Washington Wants SVB’s Collapse to Be Simple

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No one does blame better than Washington. No one fears it more, either.

The quickly unspooling banking crisis—sparked by the out-of-nowhere collapse of Silicon Valley Bank and Signature Bank, the subsequent panic about other regional lenders and the world banking system at large—triggered D.C.’s reactive instincts to duck and weave.

But here’s the thing: most Americans don’t really care who is to blame or to credit. They just want their lives to go forward with some measure of normalcy. The jockeying for an advantage is often as misguided as it is misfired. Americans don’t like the disruption, but they loathe the naked exploitation of it even more. After all, no one likes to feel like a prop in a political skit, particularly when such performances just might prompt bank runs across the country.

Even so, the banking blame game started almost immediately. Depending on the color of your partisan jersey, this was either a failure of Joe Biden’s team to watch the banks’ ledgers or evidence that a Donald Trump-era repeal of some of the post-2008 safeguards was ill-considered. The economist class urged against panic while Republicans running officially or unofficially for President said this was actually and obviously the fault of wokeness.

Among Democrats in particular, a schism is re-emerging at a moment of high emotion and higher risk. The ghosts of the 2008 Wall Street rescue still haunts many lawmakers, and the possibility that the regulations passed during that frenzied period were insufficient, or that their more recent partial rollback ill-considered, threatens to tear apart already frayed populist alliances.

The hypocrisy, too, on display in recent days seemed especially shameless: the same small-government libertarian tech voices who complain about regulation were quick to pipe up with calls for a government fix when their payrolls got garbled in the collapse of the nation’s 16th largest bank. And when the responsibility started to start to settle in one space, the parties jostled with a nimbleness that would make gymnasts jealous.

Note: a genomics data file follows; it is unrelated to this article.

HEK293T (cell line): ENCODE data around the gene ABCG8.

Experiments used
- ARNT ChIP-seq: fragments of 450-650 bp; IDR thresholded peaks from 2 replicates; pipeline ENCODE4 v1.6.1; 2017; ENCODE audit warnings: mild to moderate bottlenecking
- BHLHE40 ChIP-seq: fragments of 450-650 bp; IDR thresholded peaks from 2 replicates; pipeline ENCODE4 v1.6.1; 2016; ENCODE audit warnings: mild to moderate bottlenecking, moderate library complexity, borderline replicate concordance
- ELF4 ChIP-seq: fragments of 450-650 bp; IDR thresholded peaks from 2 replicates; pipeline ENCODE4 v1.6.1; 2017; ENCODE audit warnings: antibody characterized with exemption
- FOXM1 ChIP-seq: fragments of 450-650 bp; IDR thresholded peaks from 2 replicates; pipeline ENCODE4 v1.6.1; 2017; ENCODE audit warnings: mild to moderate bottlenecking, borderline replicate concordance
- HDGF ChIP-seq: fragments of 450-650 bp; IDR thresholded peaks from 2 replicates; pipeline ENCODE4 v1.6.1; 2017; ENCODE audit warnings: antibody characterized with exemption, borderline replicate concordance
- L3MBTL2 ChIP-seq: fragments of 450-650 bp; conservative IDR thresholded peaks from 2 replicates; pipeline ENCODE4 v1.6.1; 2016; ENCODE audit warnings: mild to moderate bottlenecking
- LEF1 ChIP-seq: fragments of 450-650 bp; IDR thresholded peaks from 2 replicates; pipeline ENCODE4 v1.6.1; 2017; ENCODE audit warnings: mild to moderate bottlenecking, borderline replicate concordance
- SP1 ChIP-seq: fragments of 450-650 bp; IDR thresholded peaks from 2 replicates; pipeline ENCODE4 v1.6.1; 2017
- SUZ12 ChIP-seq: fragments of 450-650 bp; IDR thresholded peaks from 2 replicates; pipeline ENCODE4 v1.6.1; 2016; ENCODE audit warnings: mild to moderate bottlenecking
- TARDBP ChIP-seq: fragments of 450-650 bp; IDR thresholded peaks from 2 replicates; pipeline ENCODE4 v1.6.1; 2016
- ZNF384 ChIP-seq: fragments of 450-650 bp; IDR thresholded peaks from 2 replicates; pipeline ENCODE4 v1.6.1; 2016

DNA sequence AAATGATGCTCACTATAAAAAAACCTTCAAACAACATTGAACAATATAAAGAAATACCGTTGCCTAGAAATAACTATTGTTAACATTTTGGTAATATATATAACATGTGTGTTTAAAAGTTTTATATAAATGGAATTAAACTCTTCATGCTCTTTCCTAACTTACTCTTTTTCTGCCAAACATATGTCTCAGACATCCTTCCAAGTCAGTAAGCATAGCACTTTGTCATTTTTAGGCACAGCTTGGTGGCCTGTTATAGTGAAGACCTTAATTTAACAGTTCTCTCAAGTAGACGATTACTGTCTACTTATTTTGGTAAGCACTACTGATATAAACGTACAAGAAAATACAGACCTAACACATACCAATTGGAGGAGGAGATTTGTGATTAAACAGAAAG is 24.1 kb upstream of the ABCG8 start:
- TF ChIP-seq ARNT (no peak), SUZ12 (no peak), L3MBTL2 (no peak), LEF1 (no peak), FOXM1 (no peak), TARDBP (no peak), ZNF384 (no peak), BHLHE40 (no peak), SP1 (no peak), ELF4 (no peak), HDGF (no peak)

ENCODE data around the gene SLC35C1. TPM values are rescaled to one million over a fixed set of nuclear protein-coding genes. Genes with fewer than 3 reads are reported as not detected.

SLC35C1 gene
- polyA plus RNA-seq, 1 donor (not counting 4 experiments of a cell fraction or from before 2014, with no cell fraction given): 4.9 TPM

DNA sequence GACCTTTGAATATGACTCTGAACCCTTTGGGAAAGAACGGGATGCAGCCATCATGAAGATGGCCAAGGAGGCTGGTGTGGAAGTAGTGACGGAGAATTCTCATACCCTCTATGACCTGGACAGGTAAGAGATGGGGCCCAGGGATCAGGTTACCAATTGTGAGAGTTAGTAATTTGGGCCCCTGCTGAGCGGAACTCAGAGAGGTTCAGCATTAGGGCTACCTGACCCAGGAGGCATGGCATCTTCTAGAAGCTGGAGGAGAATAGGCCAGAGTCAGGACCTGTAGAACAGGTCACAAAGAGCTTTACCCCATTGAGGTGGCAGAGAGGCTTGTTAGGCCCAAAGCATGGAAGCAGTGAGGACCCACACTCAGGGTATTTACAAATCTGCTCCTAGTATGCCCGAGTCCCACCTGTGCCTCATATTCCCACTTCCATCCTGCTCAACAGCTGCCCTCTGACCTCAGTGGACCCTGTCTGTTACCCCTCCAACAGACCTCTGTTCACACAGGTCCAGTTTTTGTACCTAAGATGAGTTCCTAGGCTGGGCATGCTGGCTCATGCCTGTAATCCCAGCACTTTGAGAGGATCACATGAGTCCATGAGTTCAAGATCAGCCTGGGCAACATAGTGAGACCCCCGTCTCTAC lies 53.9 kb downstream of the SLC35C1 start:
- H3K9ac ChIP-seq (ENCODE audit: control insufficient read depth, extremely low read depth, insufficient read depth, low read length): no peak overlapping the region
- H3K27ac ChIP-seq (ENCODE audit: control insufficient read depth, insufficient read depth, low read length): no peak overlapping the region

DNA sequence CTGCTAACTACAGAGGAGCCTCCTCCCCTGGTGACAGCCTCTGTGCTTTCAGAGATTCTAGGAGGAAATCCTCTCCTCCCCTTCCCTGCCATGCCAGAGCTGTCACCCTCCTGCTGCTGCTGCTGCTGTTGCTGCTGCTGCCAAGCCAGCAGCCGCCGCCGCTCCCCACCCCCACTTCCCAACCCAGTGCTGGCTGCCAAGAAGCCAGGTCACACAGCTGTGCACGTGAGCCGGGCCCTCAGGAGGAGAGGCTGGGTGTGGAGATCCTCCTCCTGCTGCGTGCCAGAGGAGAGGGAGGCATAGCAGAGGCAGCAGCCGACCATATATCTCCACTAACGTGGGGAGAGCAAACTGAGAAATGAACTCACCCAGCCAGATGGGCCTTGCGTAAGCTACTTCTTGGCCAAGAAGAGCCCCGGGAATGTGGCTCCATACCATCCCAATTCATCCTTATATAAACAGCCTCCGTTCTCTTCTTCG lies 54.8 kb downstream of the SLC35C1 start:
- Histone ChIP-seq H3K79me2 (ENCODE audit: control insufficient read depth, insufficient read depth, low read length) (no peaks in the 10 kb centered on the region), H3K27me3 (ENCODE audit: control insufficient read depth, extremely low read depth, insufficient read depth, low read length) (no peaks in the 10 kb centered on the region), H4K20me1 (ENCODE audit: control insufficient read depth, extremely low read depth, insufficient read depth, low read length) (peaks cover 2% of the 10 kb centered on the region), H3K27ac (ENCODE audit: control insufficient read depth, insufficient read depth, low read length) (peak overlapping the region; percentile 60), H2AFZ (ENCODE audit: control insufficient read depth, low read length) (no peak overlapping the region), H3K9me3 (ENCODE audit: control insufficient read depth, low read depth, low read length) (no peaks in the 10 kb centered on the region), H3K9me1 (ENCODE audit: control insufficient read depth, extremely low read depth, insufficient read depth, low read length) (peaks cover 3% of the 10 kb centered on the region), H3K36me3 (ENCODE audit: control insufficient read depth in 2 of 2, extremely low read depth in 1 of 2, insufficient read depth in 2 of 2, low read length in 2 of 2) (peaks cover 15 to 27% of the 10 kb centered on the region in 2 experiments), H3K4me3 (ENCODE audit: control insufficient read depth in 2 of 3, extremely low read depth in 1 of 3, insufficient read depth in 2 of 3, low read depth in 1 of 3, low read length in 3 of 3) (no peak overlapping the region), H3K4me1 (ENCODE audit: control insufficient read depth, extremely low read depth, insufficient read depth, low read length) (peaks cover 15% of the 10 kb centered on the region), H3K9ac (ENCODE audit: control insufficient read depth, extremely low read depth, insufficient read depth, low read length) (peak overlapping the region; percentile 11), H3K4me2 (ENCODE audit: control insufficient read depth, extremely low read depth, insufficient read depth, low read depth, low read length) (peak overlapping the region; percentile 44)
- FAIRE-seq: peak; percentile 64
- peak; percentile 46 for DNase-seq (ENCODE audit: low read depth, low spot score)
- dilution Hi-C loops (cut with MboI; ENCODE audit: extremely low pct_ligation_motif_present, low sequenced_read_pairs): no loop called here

None of this is original or shocking, really. These days, whether the crisis be a bank failure, a pandemic response, or even a railroad derailment, the culpability is immediately assigned and deflected. As small businesses and charities alike fretted about making payroll, politicians were looking for a scapegoat. It was a familiar tableau. As the nation faced its slice of a global pandemic, finger-pointing came fierce and fast, even as face masks masked the scowls. So, too, did victory laps for its vaccine remedy. And even the ongoing disaster in East Palestine, Ohio, drew verdicts for fault or favor that followed predictable partisan divides.

It’s all a sad reminder of just how tribal Washington and its students have become in the last few decades. This instinct has been hardening since Vietnam, when Americans lost faith in the presidency itself. In the post-Watergate era, political tricksters and campaign thugs found their work deplorable but highly effective. The public says it wants a conversation to hinge on merits, but those same voters often pay closer attention to drama and personalities. (Hence, the Trump presidency and its aftermath: Could you imagine how Trump would have been vilified—and how he would have punched back—if these banks had failed on his watch? Wall Street has never been happier than this past week that it no longer finds itself bracing for push alerts for every market-moving Trump tweet.)

The response in such moments is often conditioned to follow voters’ partisan identification. In 2004, George W. Bush coasted to re-election on the claim that he kept America safe in the aftermath of the attacks on Sept. 11, 2001, that redirected the trajectory of the 21st century. Barack Obama won re-election in 2012 claiming, in the frame of his then-Vice President Joe Biden, “Osama bin Laden is dead and General Motors is alive.” Both Bush and Obama had clear vulnerabilities heading into their final political campaigns, but their messages to their supporters was sufficient to claim credit for highly complicated environments where, in truth, Presidents have very limited powers. But they can inspire rhetorical affinities among supporters, and those are often strong enough to power through.

External events at the scale of this week’s bank failures—much like earlier crises like a pandemic, a rail derailment, a global economic meltdown, or even 9/11—seldom have a single cause or culprit. Diagnosing either is often folly but also often fungible. But in a moment of crisis like those, the temptation to cast blame and claim credit is irresistible for some in politics, especially when the public is looking for an easy explanation. A shorthanded explanation that either Silicon Valley Bank or Signature Bank failed because of cryptocurrency is simple, but it misses huge parts of the conversation about interest rates, cheap money, venture capital, and loosened regulations on mid-sized banks. So while Americans might hear and parrot their favored one-sentence answer, the facts are way more complicated.

Americans can handle such complexity, but it helps to have leaders in Washington guide that conversation with substance, not aspersions. The risk here is clear, though: if they aren’t blaming someone or something, the blame could ricochet back at them. Given a choice between blaming and being blamed, it’s often an easy calculation for these officials. That is why so many dance away from responsibility—even when none exists—and instead raise their arms, point their fingers, and find someone else to chain to the crisis.

Washington Wants SVB's Collapse to Be Simple

Even when they know better, such is the game of D.C. survival, and no one likes to lose it.

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